Don't forget the carbon speculators
This week, the World Bank, the U.N. Food and Agriculture Organization and a number of governments are meeting in the Hague at the Global Conference on Agriculture, Food Security and Climate Change. The original goal was to develop a Roadmap for Agriculture that would feed into the global climate change negotiations at the United Nations.
One of the key obstacles to developing a joint approach on agriculture and climate change is financing: finding money to help farmers and communities adapt to the effects of climate change while reducing agriculture's contribution to climate change. Carbon markets have been one of dominant proposals for financing agriculture-related projects on climate change.
IATP's Shefali Sharma is in the Hague and delivered the below statement to conference participants on the risks carbon markets pose to food security and greenhouse gas reduction goals.
Between 2007 and the spring of 2008, the food price index shot up by 85 percent, then in a few months, agriculture commodity prices fell by 60 percent. The massive price spike and drop was devastating for developing countries, particularly net-food importers. The food price crisis drove another 150 million people into hunger. According to UNCTAD, the extent of price volatility during the food crisis cannot be attributed to supply and demand alone. There is now a wide consensus that speculation on commodity markets by financial traders had a significant role to play in creating the crisis.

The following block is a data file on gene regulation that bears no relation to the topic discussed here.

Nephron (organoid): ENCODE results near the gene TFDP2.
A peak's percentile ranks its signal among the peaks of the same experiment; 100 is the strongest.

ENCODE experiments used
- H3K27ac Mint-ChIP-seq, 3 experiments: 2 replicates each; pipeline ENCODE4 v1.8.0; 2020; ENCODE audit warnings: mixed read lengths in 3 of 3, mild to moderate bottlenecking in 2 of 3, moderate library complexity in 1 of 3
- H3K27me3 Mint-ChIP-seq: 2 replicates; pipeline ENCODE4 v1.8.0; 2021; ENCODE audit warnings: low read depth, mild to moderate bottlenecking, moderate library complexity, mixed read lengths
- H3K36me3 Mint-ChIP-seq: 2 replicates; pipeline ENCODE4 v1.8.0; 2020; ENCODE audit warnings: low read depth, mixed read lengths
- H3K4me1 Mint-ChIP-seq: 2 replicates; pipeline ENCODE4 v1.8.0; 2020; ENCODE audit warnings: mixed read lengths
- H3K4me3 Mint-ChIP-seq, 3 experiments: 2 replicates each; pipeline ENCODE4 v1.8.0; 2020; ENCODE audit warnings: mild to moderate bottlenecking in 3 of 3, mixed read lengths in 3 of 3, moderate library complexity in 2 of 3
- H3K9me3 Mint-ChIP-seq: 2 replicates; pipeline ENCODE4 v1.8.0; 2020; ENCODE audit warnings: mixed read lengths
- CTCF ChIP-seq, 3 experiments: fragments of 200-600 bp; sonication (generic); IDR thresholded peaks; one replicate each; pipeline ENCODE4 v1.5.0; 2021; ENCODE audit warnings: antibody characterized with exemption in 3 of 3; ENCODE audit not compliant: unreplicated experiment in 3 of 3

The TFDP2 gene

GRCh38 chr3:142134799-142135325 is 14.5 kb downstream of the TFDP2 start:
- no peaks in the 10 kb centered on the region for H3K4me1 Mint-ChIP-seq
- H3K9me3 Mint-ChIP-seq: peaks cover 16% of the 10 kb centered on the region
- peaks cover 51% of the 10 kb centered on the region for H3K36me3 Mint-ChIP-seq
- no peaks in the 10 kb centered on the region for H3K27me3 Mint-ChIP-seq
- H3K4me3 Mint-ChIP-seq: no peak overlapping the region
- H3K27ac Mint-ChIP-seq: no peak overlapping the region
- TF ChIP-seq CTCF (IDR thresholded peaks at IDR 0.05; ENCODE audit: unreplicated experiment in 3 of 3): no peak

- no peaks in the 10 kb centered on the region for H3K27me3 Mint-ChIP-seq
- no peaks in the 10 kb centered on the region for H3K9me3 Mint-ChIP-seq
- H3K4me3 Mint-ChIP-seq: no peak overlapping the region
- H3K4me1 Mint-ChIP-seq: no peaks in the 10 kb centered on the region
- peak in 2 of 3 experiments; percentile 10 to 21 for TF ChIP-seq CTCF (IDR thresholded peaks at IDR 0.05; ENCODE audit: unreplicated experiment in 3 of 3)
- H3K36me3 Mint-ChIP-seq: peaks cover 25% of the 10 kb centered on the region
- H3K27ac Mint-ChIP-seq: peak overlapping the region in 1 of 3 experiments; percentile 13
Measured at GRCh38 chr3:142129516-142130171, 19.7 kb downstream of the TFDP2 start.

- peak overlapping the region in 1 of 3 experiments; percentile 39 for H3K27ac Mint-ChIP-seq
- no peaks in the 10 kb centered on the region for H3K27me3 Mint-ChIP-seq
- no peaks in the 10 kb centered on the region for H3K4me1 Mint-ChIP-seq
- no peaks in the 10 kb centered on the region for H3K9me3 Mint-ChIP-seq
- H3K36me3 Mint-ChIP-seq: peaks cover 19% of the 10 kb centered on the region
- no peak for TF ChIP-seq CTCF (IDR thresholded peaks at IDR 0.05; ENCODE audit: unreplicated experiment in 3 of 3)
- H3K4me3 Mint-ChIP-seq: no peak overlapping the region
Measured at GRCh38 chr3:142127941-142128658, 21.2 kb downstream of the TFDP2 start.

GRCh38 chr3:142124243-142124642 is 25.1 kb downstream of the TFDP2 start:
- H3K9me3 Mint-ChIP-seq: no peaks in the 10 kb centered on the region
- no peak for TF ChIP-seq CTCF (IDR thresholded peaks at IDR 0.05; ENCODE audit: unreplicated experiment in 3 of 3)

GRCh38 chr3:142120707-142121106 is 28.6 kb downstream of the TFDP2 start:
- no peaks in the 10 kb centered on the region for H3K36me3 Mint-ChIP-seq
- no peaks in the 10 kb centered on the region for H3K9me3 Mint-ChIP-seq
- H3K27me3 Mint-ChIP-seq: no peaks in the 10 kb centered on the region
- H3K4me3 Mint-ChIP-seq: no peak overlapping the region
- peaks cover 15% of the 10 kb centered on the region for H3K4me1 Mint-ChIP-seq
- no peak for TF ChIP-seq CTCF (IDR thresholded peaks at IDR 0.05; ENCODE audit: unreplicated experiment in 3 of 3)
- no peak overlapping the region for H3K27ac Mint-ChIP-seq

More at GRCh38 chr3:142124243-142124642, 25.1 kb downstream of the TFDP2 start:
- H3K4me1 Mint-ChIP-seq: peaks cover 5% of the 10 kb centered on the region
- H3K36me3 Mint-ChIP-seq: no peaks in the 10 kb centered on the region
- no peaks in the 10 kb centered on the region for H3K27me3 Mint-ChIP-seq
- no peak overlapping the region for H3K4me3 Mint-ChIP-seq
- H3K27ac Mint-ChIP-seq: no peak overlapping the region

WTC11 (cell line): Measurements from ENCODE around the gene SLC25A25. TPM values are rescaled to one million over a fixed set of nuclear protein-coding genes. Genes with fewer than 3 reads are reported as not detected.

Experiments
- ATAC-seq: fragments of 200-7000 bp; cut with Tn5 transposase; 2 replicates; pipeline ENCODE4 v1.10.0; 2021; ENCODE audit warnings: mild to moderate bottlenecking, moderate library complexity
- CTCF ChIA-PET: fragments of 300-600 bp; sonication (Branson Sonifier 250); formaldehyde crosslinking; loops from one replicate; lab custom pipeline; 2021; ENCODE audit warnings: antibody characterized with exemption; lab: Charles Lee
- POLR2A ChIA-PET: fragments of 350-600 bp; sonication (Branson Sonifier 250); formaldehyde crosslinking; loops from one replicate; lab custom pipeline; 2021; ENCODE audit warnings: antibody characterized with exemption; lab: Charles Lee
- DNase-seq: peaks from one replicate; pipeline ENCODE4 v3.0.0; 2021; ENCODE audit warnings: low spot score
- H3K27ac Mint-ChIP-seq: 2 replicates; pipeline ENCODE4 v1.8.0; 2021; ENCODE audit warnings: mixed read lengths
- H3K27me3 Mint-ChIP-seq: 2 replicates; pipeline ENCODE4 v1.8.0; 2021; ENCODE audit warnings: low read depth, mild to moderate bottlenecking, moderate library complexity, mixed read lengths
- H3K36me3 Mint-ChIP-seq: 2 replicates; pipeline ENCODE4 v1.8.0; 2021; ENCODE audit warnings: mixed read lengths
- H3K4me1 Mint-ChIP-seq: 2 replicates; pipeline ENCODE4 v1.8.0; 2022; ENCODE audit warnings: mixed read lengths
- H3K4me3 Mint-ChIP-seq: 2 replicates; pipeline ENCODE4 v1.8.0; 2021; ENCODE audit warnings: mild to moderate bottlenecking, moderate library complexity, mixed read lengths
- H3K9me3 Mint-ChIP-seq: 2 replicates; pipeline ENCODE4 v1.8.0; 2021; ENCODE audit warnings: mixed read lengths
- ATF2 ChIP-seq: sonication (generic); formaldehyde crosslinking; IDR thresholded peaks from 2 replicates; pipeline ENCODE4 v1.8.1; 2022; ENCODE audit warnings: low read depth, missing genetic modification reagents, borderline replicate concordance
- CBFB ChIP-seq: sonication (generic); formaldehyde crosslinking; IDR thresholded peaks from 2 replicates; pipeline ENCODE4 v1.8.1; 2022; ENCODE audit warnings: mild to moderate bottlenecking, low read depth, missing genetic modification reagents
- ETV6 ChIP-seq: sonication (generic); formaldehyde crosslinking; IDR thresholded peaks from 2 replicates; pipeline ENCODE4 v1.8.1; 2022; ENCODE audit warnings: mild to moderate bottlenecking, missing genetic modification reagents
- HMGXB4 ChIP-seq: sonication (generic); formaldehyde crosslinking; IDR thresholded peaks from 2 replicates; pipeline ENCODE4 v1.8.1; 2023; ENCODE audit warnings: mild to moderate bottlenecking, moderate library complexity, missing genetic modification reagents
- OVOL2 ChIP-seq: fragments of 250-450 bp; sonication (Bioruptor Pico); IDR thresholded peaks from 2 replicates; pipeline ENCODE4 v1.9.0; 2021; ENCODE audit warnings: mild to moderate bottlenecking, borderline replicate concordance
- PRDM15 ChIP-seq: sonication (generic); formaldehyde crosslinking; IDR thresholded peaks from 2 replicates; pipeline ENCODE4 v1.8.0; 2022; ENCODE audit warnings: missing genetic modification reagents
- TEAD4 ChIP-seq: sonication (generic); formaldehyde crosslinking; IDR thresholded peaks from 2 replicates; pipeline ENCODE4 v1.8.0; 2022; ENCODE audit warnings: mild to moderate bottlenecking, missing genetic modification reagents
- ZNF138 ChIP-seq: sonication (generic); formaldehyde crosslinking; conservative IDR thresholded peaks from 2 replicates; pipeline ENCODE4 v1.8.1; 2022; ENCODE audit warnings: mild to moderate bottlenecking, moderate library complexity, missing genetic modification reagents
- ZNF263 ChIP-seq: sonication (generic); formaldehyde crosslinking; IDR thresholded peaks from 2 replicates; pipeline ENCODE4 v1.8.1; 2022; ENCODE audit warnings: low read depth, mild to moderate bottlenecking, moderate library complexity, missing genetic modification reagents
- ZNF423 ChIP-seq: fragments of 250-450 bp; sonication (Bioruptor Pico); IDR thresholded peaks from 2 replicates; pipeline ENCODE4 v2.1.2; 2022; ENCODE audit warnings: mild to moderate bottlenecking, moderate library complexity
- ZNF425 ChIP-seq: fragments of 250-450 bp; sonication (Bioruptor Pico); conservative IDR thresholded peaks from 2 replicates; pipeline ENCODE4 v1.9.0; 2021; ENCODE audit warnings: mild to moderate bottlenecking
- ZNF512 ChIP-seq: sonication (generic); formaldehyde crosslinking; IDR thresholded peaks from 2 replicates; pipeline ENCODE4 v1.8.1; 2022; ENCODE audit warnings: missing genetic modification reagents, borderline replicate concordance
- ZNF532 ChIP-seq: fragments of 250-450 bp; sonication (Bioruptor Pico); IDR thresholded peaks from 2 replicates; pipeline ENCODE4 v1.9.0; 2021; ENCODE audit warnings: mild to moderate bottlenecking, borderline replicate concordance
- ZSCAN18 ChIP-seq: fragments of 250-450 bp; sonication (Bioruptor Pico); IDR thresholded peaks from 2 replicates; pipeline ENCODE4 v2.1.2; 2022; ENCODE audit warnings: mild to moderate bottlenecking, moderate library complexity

In our discussions in the Hague on food security, climate change and “innovative finance," the discussion on speculation in carbon markets and their impact on agriculture commodities is glaringly missing.
Carbon and commodity markets are tied together through futures markets. And carbon trading is essentially derivatives trading. Unregulated derivatives trading, starting with mortgage-backed securities, was a major source of the current global financial crisis. This crisis is the reason most developed countries claim they have inadequate public funds for climate finance. Yet, carbon trading, to the scale at which it is being proposed, would create a large secondary market of carbon derivatives that has thus far been poorly regulated. When bundled with other commodities, such as maize, wheat or oil, carbon derivatives have a large potential to destabilize agriculture prices. A second way that carbon derivatives can destabilize markets is through over-the-counter trading: a preferred mechanism of financial speculators who can make unlimited bets in commodity markets through this window. In 2008, 44 percent of carbon traded on the European Emissions Trading Scheme was through over-the-counter trades. As a result the carbon price in the ETS has been highly volatile and low.
Land-based offsets included in carbon markets therefore have significant implications on land tenure, food sovereignty, biodiversity and the right to food. These linkages need to be carefully examined and have thus far been neglected as a topic of discussion in this conference.
Industrialized countries and their industries have a legal and historical responsibility under the UNFCCC to mitigate climate change. They should not pass this responsibility to countries who have had little to do with creating the problem, but who nonetheless will bear the largest impacts.
Reliable, predictable and public finance needs to fund adaptation needs in developing countries and there are several proposals including carbon, transport and financial transaction taxes that are on the table that should be considered.
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